Chef Francis Mallmann on rekindling 13,000-year-old cooking methods

‘I like the adversity of bad weather’ – How chef Francis Mallmann is rekindling 13,000-year-old cooking methods

‘I like the adversity of bad weather’ – How chef Francis Mallmann is rekindling 13,000-year-old cooking methods

Unconventional chef Francis Mallmann has rekindled 13,000-year-old cooking methods and pooh-poohed much of modern restaurant culture. Now he’s bringing his unique style to the Scottish Highlands

There’s a scene in the Chef ’s Table Netflix documentary about Francis Mallmann in which he cooks chickens over an open fire on his remote Patagonian private island, La Isla, a tiny speck of land with rugged terrain and views of snowcapped mountains.

His voice resonates over the footage: ‘You don’t grow on a secure path.’ I pause the episode to dial in to our Zoom call. When Mallmann appears, clad in a navy blue beret and a white shirt, he seems slightly uneasy that we are not meeting in the physical sense. But he is no stranger to interacting with people digitally.

He talks about the ‘thousands’ who reach out to him on social media. ‘I get messages like, “I’m a broker in New York – very successful, and bored to death. I want to change my life. Can I go and learn?”’

Mallmann, 65, has been dubbed ‘a shaman of smoke’ for his unorthodox style of wild cooking that has been sampled by A-listers from Gwyneth Paltrow (at her wedding to producer Brad Falchuk) to the King of Spain.

On Instagram David Beckham posted a picture of himself inside the chef’s barbecue dome and described the experience as ‘unforgettable’. Mallmann is certainly unconventional.

In his twenties he followed the traditional route of training in the Michelin-starred kitchens in France, which included a two-year stint with Paul Bocuse. But he felt restricted by the restaurant industry’s rules and decided to return to Argentina and explore the styles connected to his Andean heritage.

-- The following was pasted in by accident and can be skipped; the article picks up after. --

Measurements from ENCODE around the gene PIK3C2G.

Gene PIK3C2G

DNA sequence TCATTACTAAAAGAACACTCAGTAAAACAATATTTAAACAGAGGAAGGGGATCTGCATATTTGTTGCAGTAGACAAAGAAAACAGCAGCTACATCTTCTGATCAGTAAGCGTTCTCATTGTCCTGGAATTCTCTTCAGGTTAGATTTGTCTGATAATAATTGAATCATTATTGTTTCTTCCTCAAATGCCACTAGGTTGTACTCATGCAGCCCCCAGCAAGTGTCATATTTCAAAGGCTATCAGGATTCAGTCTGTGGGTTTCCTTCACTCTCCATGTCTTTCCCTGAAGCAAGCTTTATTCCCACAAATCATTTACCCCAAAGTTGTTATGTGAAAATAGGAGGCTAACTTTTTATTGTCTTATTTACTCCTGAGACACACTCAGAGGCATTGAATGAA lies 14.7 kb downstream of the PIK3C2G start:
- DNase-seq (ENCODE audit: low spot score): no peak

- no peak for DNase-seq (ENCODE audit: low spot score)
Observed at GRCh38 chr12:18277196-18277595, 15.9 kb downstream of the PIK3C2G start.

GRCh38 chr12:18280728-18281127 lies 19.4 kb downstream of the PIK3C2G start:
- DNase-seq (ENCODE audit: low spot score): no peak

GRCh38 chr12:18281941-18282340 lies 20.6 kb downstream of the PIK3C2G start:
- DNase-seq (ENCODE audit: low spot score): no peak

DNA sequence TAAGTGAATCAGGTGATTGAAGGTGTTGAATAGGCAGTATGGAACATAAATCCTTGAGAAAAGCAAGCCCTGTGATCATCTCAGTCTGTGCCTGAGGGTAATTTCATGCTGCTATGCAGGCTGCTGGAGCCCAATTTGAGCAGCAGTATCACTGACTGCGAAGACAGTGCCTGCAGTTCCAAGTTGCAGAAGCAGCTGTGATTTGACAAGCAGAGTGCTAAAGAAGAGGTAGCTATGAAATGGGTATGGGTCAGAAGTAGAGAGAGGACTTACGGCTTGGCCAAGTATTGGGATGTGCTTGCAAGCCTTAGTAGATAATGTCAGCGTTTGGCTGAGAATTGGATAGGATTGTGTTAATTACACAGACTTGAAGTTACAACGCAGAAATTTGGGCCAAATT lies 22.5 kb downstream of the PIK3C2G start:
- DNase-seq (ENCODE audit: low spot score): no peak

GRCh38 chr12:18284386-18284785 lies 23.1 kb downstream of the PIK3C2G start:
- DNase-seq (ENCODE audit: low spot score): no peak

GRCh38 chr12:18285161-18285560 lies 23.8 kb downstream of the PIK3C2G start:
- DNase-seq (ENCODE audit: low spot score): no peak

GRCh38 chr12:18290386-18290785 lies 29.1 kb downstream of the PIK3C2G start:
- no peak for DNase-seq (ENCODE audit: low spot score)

Image credit: Joaquin Escardó

Having grown up in the mountains of Patagonia, he was moved to experiment with 13,000-year-old cooking methods, once practised by the region’s indigenous people, which had been all but forgotten.

‘There’s a sort of deep silence that is related to them, in a way,’ he says. ‘They had many beautiful things about fires… one of them was that you couldn’t borrow fire. If a friend lost his fire, they had to start it again.’

Mallmann has cooked over fire everywhere from Marrakech to China and Russia, but next year he will do so in the UK for the first time, heading to the ‘very mysterious’ landscapes of the Scottish Highlands. ‘I like the adversity of bad weather,’ he explains.

Teaming up with Satopia Travel, he will be hosting a six-day feast at the Alladale Wilderness Reserve, with prices from £13,460 per person. Guests will gather around a large fire and watch it ‘grow to huge flames’. ‘In an hour and a half it will go down to ashes and coals. I want [them] to write me an essay about that,’ he says.

Mallmann believes that thinking and writing is the first step in understanding ‘the language of fire’. Once satisfied with his guests’ observations, he will begin his cooking lessons.

Image credit: Joaquin Escardó

The days will be filled with plenty of wine, conversation, hiking, literature and poetry. His favourite piece of writing is the last page of James Joyce’s Ulysses. ‘There’s this most beautiful point where she says to him, “Yes, I’d say yes, I want you. Yes.”’

For all his standing as a chef, Mallmann says he prioritises good company over good food and is critical of fine dining trends such as wine pairings and tasting menus. ‘There’s all this sort of ceremony around things in a way that I find completely ridiculous,’ he says.

‘Just shut up and drink. The important thing is how you live around that [dining] experience, in which way you embrace it, who is sitting with you and what you are talking about. Are you being witty? Are you being adventurous in your thoughts? Are you growing? Are you learning?’

He is proud of the fact that he embraces sadness as well as happiness in his life and treats them both ‘equally’. ‘I feel that when I go to bed at night, I have two great friends to sleep with. One is happiness. And the other one is a diversity of sadness.’

And yet, when he wakes up, he feels like he’s ‘drugged all day long’, despite never having taken drugs in his life. Life gives him his high as he’s ‘always surprised by every minute of the day.’

He records some of his observations in a weekly column for the Argentinian newspaper La Nación, where he talks about Paris, his children, the environment, and ‘a lot about sex’.

So far as food is concerned, Mallmann foresees significant change.

Despite being known largely for his meat dishes, he has said that in 30 years ‘we won’t eat any more animals’ and in 2018 announced his intention to write a cookbook for vegans.

Now, he says, the coronavirus crisis may expedite this change.

‘[This] is a special moment. I think that the pandemic will bring better things to the world, the planet… it will help us realise that we all have to take a stand as individuals to get things better, and that will move into the restaurant, gastronomic world, for sure.’

That chimes with his favourite maxim: ‘Change is the engine of life. If we don’t change, it’s very sad. You’re like a rock.’

Find out more About Francis Mallmann’s travel experiencces with Satopia here. 
Main image credit: Manuel Heslop

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